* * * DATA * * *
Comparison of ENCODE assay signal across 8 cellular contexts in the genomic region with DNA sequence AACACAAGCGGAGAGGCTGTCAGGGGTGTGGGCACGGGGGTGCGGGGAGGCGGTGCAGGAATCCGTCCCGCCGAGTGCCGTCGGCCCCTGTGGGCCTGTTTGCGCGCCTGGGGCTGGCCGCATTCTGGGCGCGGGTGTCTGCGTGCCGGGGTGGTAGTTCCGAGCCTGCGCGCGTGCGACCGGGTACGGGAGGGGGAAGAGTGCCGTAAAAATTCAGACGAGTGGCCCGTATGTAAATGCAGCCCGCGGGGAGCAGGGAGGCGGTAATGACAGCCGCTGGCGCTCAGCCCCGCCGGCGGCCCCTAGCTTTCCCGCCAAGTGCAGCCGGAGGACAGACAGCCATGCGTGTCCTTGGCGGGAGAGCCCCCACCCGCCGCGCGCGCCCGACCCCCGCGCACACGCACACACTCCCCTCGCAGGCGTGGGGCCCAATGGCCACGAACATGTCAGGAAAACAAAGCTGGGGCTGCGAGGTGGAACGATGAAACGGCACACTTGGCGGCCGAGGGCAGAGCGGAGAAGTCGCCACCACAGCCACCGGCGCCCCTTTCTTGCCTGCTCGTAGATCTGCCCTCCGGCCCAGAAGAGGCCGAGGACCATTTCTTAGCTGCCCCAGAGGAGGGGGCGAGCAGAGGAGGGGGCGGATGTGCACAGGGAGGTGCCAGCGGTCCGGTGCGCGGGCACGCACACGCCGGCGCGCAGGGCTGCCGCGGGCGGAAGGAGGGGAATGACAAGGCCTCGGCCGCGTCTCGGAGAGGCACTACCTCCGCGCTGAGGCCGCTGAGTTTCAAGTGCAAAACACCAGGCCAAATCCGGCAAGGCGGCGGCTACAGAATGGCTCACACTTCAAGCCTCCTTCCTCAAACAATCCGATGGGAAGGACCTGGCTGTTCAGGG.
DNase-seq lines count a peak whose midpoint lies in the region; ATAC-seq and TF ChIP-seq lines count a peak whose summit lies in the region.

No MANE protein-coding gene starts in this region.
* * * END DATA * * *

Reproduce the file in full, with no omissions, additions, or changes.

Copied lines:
Comparison of ENCODE assay signal across 8 cellular contexts in the genomic region with DNA sequence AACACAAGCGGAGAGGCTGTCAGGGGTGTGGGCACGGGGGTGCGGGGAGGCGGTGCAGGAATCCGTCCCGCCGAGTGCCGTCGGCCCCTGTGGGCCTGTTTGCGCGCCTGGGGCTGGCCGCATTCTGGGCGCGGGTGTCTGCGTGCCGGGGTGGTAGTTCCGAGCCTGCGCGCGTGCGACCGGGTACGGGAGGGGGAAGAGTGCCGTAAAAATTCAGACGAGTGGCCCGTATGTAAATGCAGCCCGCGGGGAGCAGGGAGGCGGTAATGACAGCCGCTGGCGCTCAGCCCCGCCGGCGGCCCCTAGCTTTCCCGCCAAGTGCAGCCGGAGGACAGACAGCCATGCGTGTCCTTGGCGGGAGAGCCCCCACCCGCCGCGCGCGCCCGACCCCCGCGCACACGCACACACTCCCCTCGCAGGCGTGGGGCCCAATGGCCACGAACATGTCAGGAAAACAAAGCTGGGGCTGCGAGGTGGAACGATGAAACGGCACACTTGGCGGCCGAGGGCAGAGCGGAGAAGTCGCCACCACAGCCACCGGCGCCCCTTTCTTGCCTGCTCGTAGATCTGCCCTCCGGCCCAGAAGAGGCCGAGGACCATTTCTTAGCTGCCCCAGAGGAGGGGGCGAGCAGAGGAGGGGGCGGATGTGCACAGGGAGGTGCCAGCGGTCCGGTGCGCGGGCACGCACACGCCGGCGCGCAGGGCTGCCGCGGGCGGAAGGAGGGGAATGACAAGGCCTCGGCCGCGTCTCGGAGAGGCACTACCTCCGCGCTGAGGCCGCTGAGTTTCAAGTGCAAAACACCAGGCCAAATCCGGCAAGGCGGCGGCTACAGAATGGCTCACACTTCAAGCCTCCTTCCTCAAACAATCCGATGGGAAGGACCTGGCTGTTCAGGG.
DNase-seq lines count a peak whose midpoint lies in the region; ATAC-seq and TF ChIP-seq lines count a peak whose summit lies in the region.

No MANE protein-coding gene starts in this region.